On my journey I have been able to meet countless strangers who have turned into lifelong friends. I’ve also been fortunate enough to meet many people I knew in my previous lives (working in the Persian Gulf, studying in Spain, working in Denmark, etc).
When I went to Jordan I got in touch with two Jordanians I worked with in Qatar. One was my boss and he is working in Canada now. The other, Amr, was still in Qatar and by chance he said he’d be back in Jordan while I was there. GREAT!
Amr joined my crew of operators in 2005 when I was a new engineer. He was a tall, strong Jordanian and I was told he has attitude problems. He joined my crew of an Indian crew chief and a Filipino operator. We ended up spending months and months of our lives offshore together, working in close proximity, and generally becoming part of each other’s lives. It’s the only way to survive.
Not only did Amr have no attitude problems, he really flourished. He rapidly progressed through the coursework necessary for promotions in our downtime offshore and I was happy to promote him every time.
My relationship with my crew was rock solid. I trusted them completely since they knew how to do their job a million times better than I knew how to do their job. Since I trusted them and didn’t micromanage them, they worked twice as hard to get everything right, knowing that if they made a mistake I’d probably be fired. It worked well and we operated like a family.
I also stuck up for my crew. One time when we were offshore, things went wrong and we ended up finishing a 48-hour long job (none of us had any sleep) in the middle of summer (50F/122F and humid) right at noon, the hottest part of the day. We came inside to eat and then get some long overdue sleep. The head guy on the rig called me and said they just looked at the weather forecast and it would be ideal if we set our equipment back up again, a two hour process.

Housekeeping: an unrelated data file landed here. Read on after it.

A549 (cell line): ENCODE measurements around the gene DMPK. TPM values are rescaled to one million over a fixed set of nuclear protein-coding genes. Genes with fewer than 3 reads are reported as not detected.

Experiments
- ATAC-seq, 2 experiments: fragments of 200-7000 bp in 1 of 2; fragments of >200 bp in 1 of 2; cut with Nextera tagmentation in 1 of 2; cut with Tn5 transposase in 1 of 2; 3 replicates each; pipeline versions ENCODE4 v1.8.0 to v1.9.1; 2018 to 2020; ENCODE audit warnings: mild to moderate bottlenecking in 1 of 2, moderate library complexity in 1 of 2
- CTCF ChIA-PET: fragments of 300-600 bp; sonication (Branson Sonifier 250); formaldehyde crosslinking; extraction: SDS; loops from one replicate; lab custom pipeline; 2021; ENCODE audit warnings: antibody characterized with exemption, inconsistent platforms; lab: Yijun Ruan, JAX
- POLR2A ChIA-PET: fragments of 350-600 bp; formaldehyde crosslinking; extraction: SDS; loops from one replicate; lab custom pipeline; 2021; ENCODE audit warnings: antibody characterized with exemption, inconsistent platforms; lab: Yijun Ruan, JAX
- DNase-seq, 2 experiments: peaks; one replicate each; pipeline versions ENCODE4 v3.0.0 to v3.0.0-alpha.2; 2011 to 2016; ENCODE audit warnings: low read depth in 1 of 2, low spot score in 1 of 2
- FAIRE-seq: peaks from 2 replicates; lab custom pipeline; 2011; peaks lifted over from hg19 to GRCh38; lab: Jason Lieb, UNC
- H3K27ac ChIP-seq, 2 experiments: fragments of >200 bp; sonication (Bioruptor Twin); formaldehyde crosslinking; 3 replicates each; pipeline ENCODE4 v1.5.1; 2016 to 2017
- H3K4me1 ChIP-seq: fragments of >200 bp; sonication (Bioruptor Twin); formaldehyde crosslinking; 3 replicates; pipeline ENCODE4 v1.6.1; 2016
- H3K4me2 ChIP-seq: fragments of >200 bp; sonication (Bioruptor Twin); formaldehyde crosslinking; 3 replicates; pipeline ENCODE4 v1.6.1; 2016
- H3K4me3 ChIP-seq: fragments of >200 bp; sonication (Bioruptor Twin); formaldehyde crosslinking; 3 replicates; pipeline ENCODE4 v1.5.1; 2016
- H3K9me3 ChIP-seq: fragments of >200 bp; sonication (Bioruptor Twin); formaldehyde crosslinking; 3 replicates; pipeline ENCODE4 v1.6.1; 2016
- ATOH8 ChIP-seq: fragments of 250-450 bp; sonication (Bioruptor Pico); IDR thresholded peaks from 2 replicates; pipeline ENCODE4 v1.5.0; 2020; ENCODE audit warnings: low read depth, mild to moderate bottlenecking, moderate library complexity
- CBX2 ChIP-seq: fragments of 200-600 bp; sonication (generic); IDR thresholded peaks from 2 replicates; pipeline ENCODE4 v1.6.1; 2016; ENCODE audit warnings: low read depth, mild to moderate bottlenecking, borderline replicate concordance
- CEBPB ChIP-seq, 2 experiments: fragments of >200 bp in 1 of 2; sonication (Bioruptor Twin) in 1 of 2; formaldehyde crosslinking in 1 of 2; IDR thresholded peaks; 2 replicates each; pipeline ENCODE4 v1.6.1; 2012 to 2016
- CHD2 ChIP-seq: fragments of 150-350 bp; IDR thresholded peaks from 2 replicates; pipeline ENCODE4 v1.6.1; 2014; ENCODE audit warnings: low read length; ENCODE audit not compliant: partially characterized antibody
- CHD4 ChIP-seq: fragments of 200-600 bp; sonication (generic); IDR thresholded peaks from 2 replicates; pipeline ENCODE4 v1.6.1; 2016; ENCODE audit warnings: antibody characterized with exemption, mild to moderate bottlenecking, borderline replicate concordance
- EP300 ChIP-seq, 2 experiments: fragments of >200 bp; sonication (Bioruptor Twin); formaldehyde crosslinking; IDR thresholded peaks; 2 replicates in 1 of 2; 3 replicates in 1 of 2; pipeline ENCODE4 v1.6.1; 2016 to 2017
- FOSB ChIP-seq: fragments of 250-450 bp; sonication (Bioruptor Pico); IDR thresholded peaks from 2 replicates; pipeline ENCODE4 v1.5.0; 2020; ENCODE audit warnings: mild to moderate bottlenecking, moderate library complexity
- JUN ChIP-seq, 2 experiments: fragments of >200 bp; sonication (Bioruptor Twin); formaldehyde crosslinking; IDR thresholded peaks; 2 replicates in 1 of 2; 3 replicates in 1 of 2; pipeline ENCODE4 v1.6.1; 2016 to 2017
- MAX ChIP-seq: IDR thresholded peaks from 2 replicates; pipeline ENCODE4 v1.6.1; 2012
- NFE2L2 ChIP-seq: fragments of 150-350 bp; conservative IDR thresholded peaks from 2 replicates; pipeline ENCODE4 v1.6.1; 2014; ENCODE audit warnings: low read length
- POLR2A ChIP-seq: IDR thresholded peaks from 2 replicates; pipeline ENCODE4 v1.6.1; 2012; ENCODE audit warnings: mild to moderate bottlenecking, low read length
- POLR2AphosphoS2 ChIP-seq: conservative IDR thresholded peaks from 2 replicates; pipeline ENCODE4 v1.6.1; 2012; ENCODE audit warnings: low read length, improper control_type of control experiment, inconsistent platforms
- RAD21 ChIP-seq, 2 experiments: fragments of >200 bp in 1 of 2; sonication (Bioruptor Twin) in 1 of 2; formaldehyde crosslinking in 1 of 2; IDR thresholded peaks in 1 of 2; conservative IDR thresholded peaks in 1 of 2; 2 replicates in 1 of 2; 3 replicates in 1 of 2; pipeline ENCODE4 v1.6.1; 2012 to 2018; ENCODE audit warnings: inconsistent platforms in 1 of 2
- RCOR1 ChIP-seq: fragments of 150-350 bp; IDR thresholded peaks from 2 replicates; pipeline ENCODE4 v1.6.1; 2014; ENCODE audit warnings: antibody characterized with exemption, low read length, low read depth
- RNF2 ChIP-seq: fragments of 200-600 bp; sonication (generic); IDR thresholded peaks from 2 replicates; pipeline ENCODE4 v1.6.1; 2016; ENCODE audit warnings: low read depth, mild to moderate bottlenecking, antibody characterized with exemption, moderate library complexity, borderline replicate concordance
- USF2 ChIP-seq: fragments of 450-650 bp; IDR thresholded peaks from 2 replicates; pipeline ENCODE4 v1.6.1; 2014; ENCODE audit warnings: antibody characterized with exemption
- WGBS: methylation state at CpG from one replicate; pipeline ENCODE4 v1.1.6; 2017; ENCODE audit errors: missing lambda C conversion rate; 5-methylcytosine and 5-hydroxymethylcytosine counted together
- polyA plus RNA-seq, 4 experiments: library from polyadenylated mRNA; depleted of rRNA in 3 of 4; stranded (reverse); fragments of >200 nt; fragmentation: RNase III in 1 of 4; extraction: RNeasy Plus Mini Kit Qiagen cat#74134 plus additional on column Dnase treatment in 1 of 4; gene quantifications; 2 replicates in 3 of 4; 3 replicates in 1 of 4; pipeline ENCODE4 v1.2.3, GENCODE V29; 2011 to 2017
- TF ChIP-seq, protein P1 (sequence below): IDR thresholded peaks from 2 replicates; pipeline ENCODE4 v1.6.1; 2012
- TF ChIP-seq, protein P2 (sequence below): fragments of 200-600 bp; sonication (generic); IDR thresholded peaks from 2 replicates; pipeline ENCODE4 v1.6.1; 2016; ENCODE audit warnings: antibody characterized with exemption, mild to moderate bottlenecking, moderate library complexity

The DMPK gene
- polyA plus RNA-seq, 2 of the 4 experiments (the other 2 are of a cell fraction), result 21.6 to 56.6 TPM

Stuff like that is a bit soul crushing, when you feel the sense of completion, you are exhausted beyond comprehension, and you are so close to the reward of sleeping. Most engineers would do anything these oil company guys ask, but I told him I’d have to check with my crew – if anyone on the crew had an attitude problem it was me and I didn’t like being pushed around. I was fine for another two hours in the air conditioned unit, but my guys had to work outside in that horrible heat having had no rest. I talked to them and in the end they said they could handle it.
The oil company people were happy that we helped cover up their bad planning, and my crew respected me for respecting them. Afterward, there were times we put everything on hold for 8 hours (costing the oil company more money than you can imagine) to sleep before continuing to work.
We met up in Amman, having coffee, eating ridiculously good food, and catching up after almost seven years. His family has expanded more than I realized, his plans for the future were coming together nicely, and we laughed more than I ever thought possible. What’s more important than that? I hope it won’t be seven more years until I see him again!